Before Soundcloud, Spotify and Snapchat, artists released their music and connected with fans the old-fashioned way. Whether it be on tour or during a backstage meet-and-greet, the artist-to-fan experience, as genuine as it may have been, now seems archaic, boxy and limiting. With the help of music streaming platforms and social media, musicians now have direct access to their fans and can release music whenever they choose.

But the changing musical landscape also comes at a cost. With overall album sales slumping and the record industry desperately trying to figure out ways to compete with technology, artists, in an attempt to remain relevant, must produce twice the amount of music in half the time, creating a microwavable musical space, where what's hot at noon is old news by dinner.

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While enjoying fried chicken, baked fish and mouth-watering gumbo at New Orleans' famous Dooky Chase's at Essence Festival earlier this month, soul singers Luke James and Goapele spoke candidly about the evolving music industry and the effect it has on the art.

Moderated by Verizon's Krista Bourne, Goapele and James fielded questions from a room full of journalists tackling TIDAL, Instagram and the importance of reflecting the times.

What's your take on streaming services and receiving compensation for it?
I just ran into one of the men from SoundExchange the other night and I was like, 'I like you because SoundExchange pays me sometimes quicker than I'll see money from other ways that I get my royalties.' It might not be as well known for a lot of artists, but I think they're still getting hip to getting compensated for what is streaming and all the different ways your music is getting out there.

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A lot of people felt like Jay Z made the wrong move by bringing out all that star power during the TIDAL ceremony. No one wants to give Nicki Minaj and Madonna more money, but they'll be more likely to help out guys like you, if that's the case. Did they ever reach out to you?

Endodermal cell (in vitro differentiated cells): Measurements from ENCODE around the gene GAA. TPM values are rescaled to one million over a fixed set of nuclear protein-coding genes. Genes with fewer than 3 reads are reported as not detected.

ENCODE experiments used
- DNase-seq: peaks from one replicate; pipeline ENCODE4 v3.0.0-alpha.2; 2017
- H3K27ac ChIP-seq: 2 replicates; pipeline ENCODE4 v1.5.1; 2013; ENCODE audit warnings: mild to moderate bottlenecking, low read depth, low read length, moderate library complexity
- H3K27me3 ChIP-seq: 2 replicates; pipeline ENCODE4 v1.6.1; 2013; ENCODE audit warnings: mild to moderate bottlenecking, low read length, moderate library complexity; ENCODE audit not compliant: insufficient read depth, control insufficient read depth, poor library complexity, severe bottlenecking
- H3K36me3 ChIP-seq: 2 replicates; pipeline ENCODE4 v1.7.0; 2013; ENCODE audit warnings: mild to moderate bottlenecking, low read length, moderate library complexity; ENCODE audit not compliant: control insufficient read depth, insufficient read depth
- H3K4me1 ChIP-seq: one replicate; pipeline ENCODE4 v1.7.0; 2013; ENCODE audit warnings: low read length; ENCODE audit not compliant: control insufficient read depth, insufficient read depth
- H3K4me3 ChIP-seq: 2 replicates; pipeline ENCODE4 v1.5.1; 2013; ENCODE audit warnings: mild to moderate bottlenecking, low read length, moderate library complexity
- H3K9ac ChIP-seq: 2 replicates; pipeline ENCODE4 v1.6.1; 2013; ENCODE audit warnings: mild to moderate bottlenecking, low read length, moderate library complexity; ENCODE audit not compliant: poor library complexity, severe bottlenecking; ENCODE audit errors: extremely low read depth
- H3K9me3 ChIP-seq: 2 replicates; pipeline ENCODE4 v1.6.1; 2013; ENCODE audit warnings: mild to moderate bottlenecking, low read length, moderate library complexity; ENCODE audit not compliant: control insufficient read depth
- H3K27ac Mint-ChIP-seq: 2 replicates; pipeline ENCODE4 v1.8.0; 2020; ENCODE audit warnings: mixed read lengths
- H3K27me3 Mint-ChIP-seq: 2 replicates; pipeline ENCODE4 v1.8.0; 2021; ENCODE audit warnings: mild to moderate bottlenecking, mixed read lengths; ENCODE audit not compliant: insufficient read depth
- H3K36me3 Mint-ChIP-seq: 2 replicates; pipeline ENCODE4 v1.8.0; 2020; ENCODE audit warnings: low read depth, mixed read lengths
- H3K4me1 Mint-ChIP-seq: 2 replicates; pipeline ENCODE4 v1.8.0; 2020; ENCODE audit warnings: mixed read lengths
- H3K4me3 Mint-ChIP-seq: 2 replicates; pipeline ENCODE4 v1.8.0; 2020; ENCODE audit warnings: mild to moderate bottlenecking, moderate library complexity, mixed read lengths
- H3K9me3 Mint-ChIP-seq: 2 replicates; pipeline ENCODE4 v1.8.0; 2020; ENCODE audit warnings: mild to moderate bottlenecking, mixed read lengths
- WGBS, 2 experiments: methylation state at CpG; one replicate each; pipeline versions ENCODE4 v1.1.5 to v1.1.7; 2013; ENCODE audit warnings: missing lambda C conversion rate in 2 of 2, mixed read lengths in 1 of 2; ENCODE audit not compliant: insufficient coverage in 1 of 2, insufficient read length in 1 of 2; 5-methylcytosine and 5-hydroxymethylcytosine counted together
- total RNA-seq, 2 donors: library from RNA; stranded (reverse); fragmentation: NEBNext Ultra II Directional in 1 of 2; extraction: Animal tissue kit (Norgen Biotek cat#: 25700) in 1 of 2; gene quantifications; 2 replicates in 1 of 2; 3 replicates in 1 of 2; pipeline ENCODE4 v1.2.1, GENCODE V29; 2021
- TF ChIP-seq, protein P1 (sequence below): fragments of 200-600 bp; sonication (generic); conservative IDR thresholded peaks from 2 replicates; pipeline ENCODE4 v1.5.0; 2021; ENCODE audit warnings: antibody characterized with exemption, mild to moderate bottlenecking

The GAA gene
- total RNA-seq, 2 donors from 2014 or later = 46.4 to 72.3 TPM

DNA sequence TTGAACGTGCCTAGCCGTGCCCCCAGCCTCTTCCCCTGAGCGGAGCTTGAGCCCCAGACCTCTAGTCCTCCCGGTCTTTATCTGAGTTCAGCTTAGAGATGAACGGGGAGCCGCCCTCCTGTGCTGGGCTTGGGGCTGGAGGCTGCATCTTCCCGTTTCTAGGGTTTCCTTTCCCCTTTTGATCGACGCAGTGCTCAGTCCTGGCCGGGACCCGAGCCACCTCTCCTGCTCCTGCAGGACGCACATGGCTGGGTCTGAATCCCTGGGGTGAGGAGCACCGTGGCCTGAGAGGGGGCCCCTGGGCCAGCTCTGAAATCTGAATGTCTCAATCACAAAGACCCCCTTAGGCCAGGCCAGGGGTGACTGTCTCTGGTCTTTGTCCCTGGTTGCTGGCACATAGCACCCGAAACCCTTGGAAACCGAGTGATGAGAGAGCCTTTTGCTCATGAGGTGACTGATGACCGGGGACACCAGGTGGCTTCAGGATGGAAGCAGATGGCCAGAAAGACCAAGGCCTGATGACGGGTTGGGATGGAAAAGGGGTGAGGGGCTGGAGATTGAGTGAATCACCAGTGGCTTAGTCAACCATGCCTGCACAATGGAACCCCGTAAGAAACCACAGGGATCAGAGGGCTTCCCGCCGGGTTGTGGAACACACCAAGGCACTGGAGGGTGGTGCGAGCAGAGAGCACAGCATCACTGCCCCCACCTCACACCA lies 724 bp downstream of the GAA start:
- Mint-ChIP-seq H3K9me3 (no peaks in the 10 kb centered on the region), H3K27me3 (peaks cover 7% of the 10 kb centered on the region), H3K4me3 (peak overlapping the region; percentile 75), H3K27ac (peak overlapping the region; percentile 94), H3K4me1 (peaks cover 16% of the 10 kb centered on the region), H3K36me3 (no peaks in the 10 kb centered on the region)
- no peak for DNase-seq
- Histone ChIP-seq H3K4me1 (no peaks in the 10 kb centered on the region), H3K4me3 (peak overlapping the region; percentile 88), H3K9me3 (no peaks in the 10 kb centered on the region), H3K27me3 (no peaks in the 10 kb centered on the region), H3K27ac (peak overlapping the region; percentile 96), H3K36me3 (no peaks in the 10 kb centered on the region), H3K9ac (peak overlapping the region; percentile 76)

Umm, Jay Z tried to call me but I was busy, obviously. [Laughs] I'm kidding. I would've taken the call. I don't know. I see that work in ways for Kickstarters and things like that [where] you see up-and-coming artists and De La Soul using that where their fans will give them $80,000 to do a project and that kind of stuff is really cool. As far as Tidal, I can't really speak on it.

What's the most useful platform or application that comes to mind when you think about music and technology?
Luke James:
I think Soundcloud is so easy. I can do a recording on my phone and load it right onto Soundcloud and all those people who follow me, or who don't follow me, will somehow see it and hear it. Instagram, also. That right there is a great tool of promotion for me. For me, people seeing my performance makes people say, 'I'm going to come to his show. I'm going to buy his songs.' It forces that whole feeling for the audience.
Goapele: Instagram is a personal subscription. It's like your own personal magazine. It's like doing a photo shoot for no money, which is cool. It also means I'm an independent artist and a lot of times, for me, the biggest challenges are marketing dollars for exposure, so being able to have that direct fan relationship and get the word out when I'm doing shows, I rely on my followers even more than my record label.

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Speak about how technology and social media hurts the artists and affects how you create?
Luke James:
Art and music are the same thing, but now, because of technology, it's so easy. Anyone can put a beat together and anyone can come up with some little lines. [Sings] "I got my shirt on. Ugh! I got my shirt on. Ugh! I got a shirt on. Ugh!" And you hear it when you're in that moment and oh my God, it's a hit or whatever. My label would like for me to do another album. I would like to do another album, but I would like for that album to come out next year. My label wants it next month. I put an album out eight months ago. I need to let people grow, have the album and play the album. That's also a little bit of a downfall of the Internet and technology, it's so fast. What's hot at 12pm is not hot at 3pm. Everyone's just waiting for Frank Ocean's album. We're just waiting for it because he just doesn't put himself out there so much and when he does put himself out there, it means something.

I rely on my followers even more than my record label.

One of Nina Simone's most famous quotes is: "How can you be an artist and not reflect the times?" Do you think it's an artist's responsibility to reflect the times? If so, how are you guys doing that?
 I agree with that. I believe, as artists, I do think we have a responsibility and there's also a place for a lot of different artists. It is nice when music captures the honesty of the time, but also what we're going through in that moment. Even if a song has shallow lyrics, there's something that you feel, regardless of what their lyrics are. I think it's just a balance of what's honest for us.
Luke James: We're storytellers. I think it is important we do reflect the times. For me, my particular subject is love and how I understand it. This next project, I think I'll dive a little more into what I see going on around me. How I deal personally and emotionally with my family, my mother and being in New Orleans. I also think it has to be honest, too. Because you have a bunch of cool songs out, that don't really mean anything. They just have Baltimore on it, but it doesn't really say anything.